Early estimates for the European Union wheat harvest, the
world's biggest, are building a consensus around an expectation of the third
biggest output ever, lifted by a rise in sowings at the expense of barley.
The European Commission, in its first estimates for the bloc's
wheat crop this year, pegged it at 144.5m tonnes, including 8.67m tonnes of
durum, the type used in making pasta.
The figure, up from 143.9m tonnes last year on commission estimates, was in line with the 145.1m tonnes forecast by
Strategie Grains, and the 143.0m tonnes expected by the International Grains
And it would be the best result since the record 152m-tonne
crop achieved six years ago, a result which sent stocks soaring 50% and
contributed to a decline in Paris wheat futures to E122.25 a tonne in December
However, the commission forecast a more modest rise in EU
wheat inventories over 2014-15, by 2.4m tonnes to 11.8m tonnes, a figure which remains
low by historical standards.
Although exports will fall by some 3.7m tonnes they will -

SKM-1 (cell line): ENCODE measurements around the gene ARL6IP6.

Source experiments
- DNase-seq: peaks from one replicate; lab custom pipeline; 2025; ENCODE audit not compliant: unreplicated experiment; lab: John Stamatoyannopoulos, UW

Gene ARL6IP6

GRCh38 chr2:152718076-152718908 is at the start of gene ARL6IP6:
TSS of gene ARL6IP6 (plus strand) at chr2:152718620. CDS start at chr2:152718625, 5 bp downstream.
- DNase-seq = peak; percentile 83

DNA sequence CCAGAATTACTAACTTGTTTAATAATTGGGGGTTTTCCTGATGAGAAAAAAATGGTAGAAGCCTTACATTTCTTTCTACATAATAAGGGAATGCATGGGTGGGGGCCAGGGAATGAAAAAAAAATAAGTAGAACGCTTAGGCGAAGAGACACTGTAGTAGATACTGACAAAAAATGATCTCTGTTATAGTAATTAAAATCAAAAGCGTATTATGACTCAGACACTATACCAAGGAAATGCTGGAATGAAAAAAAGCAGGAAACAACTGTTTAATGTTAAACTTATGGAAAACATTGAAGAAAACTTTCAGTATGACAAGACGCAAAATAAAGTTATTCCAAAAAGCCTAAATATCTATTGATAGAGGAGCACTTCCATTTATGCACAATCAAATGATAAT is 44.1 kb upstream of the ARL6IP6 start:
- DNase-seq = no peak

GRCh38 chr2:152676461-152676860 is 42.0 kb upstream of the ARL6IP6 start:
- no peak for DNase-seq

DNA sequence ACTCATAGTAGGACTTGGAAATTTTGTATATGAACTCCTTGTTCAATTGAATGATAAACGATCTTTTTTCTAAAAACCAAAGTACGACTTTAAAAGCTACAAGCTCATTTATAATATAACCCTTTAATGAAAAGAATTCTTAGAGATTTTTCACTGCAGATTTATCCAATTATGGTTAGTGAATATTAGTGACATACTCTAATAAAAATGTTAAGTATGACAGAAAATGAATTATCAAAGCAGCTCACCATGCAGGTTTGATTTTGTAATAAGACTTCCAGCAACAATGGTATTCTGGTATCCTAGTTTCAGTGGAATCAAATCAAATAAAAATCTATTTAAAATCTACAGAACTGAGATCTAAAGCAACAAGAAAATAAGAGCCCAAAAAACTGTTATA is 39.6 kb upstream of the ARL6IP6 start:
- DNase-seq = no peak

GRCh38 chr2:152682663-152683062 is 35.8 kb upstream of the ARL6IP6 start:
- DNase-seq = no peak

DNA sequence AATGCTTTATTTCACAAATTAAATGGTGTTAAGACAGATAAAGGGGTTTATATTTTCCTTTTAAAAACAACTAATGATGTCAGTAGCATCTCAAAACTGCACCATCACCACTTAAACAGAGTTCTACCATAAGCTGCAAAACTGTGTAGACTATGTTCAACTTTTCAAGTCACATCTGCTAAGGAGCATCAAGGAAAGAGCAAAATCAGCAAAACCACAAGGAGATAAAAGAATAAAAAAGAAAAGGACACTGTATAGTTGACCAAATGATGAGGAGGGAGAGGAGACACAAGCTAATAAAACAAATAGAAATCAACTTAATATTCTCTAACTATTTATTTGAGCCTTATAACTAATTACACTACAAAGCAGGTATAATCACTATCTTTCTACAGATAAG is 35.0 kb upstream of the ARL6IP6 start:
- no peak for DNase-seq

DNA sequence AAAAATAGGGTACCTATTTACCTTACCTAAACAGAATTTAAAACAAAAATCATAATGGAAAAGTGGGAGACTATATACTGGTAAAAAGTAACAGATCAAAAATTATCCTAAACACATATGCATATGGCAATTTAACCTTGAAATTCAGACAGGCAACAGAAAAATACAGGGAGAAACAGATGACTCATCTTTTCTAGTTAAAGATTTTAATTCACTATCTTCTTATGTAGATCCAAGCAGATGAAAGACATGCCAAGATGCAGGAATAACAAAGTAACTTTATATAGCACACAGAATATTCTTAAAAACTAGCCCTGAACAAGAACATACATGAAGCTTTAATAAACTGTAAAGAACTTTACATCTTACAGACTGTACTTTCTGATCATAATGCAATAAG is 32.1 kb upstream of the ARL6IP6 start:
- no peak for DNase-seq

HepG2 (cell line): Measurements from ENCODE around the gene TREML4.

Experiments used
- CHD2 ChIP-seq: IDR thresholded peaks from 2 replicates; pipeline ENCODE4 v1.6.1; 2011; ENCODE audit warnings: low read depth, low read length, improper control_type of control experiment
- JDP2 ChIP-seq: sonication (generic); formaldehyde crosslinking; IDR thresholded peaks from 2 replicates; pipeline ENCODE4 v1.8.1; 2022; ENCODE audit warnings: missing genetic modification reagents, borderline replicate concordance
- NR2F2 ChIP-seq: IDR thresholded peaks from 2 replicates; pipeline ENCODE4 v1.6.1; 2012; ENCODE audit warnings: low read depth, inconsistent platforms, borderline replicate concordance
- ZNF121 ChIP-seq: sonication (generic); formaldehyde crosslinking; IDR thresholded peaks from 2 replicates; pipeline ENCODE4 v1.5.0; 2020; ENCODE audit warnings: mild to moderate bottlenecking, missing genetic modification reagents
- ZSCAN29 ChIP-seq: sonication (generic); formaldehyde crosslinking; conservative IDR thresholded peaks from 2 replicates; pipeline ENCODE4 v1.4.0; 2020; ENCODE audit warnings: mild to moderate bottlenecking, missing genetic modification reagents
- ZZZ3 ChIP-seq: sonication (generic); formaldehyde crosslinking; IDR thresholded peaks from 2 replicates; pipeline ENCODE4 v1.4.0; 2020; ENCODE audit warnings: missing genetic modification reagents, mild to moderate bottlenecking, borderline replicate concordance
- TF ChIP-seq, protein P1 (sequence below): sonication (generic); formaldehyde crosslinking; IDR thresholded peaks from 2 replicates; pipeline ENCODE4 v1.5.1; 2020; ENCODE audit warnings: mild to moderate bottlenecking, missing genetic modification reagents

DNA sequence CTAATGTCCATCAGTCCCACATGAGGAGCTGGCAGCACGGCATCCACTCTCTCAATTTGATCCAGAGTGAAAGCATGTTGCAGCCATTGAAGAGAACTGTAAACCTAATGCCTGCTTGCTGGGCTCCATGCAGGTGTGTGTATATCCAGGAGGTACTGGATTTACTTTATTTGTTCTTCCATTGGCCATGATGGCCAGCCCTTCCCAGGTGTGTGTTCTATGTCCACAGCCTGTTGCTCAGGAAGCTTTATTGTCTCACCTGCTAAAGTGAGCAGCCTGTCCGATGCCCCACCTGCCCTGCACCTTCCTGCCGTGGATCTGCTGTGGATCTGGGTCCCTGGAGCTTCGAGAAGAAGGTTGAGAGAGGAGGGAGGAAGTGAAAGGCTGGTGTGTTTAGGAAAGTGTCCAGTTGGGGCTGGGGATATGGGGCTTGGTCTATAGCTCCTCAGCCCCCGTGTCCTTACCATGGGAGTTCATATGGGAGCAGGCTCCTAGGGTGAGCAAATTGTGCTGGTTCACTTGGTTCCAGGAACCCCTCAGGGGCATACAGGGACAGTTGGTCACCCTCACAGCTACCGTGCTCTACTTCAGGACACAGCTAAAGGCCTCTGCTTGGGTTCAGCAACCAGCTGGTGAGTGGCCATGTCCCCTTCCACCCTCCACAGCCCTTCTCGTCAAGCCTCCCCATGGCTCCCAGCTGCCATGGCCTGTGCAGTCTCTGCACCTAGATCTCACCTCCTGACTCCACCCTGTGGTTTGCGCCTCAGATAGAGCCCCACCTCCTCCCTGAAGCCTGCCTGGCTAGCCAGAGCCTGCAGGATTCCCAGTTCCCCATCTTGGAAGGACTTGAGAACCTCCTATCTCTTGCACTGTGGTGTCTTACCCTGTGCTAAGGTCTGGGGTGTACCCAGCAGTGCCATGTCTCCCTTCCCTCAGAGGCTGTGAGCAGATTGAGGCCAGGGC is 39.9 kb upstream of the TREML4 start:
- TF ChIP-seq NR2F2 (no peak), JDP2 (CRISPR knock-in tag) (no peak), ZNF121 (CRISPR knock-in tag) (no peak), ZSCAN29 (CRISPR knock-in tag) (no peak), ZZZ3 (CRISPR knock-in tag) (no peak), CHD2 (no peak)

at 23.3m tonnes including durum - prove strong by historical standards, beating
the 10-year average of 17.7m tonnes.
And wheat consumption by livestock producers will rise by nearly
5m tonnes, in part thanks to some displacement of barley and corn use, but also
thanks to a growing needs, encouraged by the quest by dairy producers to
exploit elevated milk prices.
"The number of dairy cows in the EU is growing," the
commission said, noting that high milk prices had triggered "rise in heifer
retention and a decline in cow culling".
'Good crop emergence'
The commission said that its forecast for EU wheat production
factored in mild and humid conditions which had "allowed good crop emergence
"No extreme frost event was recorded except in Slovenia."
However, it cautioned that the risk of frost damage to crops
remained, given that even in areas with a protective snow blanket, cover was "currently
Some western parts of the bloc, such as Ireland and the UK,
had also received "excessive" rains which may prompt some replanting, or have
shifted farmers to spring-sown crops.